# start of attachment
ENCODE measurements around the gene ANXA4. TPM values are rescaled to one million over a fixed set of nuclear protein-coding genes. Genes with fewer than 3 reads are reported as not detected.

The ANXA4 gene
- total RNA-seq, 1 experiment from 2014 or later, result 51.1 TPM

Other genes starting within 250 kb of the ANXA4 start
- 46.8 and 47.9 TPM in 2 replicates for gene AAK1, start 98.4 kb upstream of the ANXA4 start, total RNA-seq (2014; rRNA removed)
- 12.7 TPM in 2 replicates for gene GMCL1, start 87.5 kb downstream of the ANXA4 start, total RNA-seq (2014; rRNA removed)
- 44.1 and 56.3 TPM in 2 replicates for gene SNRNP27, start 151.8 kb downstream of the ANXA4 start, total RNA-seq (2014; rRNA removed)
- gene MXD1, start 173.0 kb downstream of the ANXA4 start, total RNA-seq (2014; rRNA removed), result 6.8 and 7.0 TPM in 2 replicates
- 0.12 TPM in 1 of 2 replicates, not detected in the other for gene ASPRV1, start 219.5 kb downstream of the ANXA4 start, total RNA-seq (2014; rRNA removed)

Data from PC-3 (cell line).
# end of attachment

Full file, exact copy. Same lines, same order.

ENCODE measurements around the gene ANXA4. TPM values are rescaled to one million over a fixed set of nuclear protein-coding genes. Genes with fewer than 3 reads are reported as not detected.

The ANXA4 gene
- total RNA-seq, 1 experiment from 2014 or later, result 51.1 TPM

Other genes starting within 250 kb of the ANXA4 start
- 46.8 and 47.9 TPM in 2 replicates for gene AAK1, start 98.4 kb upstream of the ANXA4 start, total RNA-seq (2014; rRNA removed)
- 12.7 TPM in 2 replicates for gene GMCL1, start 87.5 kb downstream of the ANXA4 start, total RNA-seq (2014; rRNA removed)
- 44.1 and 56.3 TPM in 2 replicates for gene SNRNP27, start 151.8 kb downstream of the ANXA4 start, total RNA-seq (2014; rRNA removed)
- gene MXD1, start 173.0 kb downstream of the ANXA4 start, total RNA-seq (2014; rRNA removed), result 6.8 and 7.0 TPM in 2 replicates
- 0.12 TPM in 1 of 2 replicates, not detected in the other for gene ASPRV1, start 219.5 kb downstream of the ANXA4 start, total RNA-seq (2014; rRNA removed)

Data from PC-3 (cell line).